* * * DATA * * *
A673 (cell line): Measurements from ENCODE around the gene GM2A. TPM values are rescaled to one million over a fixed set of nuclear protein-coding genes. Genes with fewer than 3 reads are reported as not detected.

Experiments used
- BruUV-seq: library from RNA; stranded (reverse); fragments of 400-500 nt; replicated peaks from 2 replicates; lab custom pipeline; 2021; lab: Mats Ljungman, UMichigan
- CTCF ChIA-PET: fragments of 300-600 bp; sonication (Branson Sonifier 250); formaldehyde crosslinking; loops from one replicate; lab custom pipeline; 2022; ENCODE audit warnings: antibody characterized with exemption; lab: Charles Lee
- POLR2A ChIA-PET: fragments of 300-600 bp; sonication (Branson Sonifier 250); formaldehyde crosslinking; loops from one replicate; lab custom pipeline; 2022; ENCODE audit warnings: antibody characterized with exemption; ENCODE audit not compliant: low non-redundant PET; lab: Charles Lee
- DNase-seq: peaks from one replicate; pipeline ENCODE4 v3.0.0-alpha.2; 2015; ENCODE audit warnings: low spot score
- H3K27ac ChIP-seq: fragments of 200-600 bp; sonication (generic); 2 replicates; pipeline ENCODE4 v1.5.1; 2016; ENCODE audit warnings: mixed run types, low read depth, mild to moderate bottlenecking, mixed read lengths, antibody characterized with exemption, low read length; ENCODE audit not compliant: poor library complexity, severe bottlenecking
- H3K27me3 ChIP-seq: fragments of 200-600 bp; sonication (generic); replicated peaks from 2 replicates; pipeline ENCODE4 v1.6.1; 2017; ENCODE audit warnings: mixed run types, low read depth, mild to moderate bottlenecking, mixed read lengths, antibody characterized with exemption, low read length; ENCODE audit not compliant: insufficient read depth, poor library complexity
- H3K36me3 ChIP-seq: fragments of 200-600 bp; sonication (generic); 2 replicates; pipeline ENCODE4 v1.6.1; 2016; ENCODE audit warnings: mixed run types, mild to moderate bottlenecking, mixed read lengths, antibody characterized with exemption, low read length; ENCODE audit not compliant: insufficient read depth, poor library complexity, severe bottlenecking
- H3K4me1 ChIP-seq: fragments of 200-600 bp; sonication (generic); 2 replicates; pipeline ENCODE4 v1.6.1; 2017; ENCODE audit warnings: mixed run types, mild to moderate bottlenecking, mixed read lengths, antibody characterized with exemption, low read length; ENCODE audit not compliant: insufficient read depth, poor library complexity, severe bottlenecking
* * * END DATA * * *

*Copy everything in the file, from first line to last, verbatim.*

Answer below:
A673 (cell line): Measurements from ENCODE around the gene GM2A. TPM values are rescaled to one million over a fixed set of nuclear protein-coding genes. Genes with fewer than 3 reads are reported as not detected.

Experiments used
- BruUV-seq: library from RNA; stranded (reverse); fragments of 400-500 nt; replicated peaks from 2 replicates; lab custom pipeline; 2021; lab: Mats Ljungman, UMichigan
- CTCF ChIA-PET: fragments of 300-600 bp; sonication (Branson Sonifier 250); formaldehyde crosslinking; loops from one replicate; lab custom pipeline; 2022; ENCODE audit warnings: antibody characterized with exemption; lab: Charles Lee
- POLR2A ChIA-PET: fragments of 300-600 bp; sonication (Branson Sonifier 250); formaldehyde crosslinking; loops from one replicate; lab custom pipeline; 2022; ENCODE audit warnings: antibody characterized with exemption; ENCODE audit not compliant: low non-redundant PET; lab: Charles Lee
- DNase-seq: peaks from one replicate; pipeline ENCODE4 v3.0.0-alpha.2; 2015; ENCODE audit warnings: low spot score
- H3K27ac ChIP-seq: fragments of 200-600 bp; sonication (generic); 2 replicates; pipeline ENCODE4 v1.5.1; 2016; ENCODE audit warnings: mixed run types, low read depth, mild to moderate bottlenecking, mixed read lengths, antibody characterized with exemption, low read length; ENCODE audit not compliant: poor library complexity, severe bottlenecking
- H3K27me3 ChIP-seq: fragments of 200-600 bp; sonication (generic); replicated peaks from 2 replicates; pipeline ENCODE4 v1.6.1; 2017; ENCODE audit warnings: mixed run types, low read depth, mild to moderate bottlenecking, mixed read lengths, antibody characterized with exemption, low read length; ENCODE audit not compliant: insufficient read depth, poor library complexity
- H3K36me3 ChIP-seq: fragments of 200-600 bp; sonication (generic); 2 replicates; pipeline ENCODE4 v1.6.1; 2016; ENCODE audit warnings: mixed run types, mild to moderate bottlenecking, mixed read lengths, antibody characterized with exemption, low read length; ENCODE audit not compliant: insufficient read depth, poor library complexity, severe bottlenecking
- H3K4me1 ChIP-seq: fragments of 200-600 bp; sonication (generic); 2 replicates; pipeline ENCODE4 v1.6.1; 2017; ENCODE audit warnings: mixed run types, mild to moderate bottlenecking, mixed read lengths, antibody characterized with exemption, low read length; ENCODE audit not compliant: insufficient read depth, poor library complexity, severe bottlenecking